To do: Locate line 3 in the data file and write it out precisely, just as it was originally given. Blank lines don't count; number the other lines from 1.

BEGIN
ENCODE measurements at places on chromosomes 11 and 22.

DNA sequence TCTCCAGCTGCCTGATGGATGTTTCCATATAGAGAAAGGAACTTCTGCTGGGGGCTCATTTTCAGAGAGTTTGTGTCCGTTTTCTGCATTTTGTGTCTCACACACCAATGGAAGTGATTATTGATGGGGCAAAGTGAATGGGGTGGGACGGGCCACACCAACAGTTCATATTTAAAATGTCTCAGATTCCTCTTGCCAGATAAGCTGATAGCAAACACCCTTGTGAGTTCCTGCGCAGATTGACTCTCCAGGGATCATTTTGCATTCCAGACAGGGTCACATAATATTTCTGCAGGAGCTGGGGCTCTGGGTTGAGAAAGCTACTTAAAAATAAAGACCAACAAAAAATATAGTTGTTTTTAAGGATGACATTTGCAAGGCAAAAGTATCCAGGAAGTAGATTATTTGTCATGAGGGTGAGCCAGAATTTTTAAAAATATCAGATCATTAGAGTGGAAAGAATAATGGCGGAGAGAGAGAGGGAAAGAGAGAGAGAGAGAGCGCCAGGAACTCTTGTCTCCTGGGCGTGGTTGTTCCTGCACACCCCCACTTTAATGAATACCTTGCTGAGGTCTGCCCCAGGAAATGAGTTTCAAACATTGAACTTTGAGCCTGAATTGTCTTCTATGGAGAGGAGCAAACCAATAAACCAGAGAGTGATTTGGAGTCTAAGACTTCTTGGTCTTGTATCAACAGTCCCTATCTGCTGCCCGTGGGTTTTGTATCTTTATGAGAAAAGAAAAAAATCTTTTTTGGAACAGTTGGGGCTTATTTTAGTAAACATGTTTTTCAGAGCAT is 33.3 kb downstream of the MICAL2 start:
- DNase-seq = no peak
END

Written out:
- DNase-seq = no peak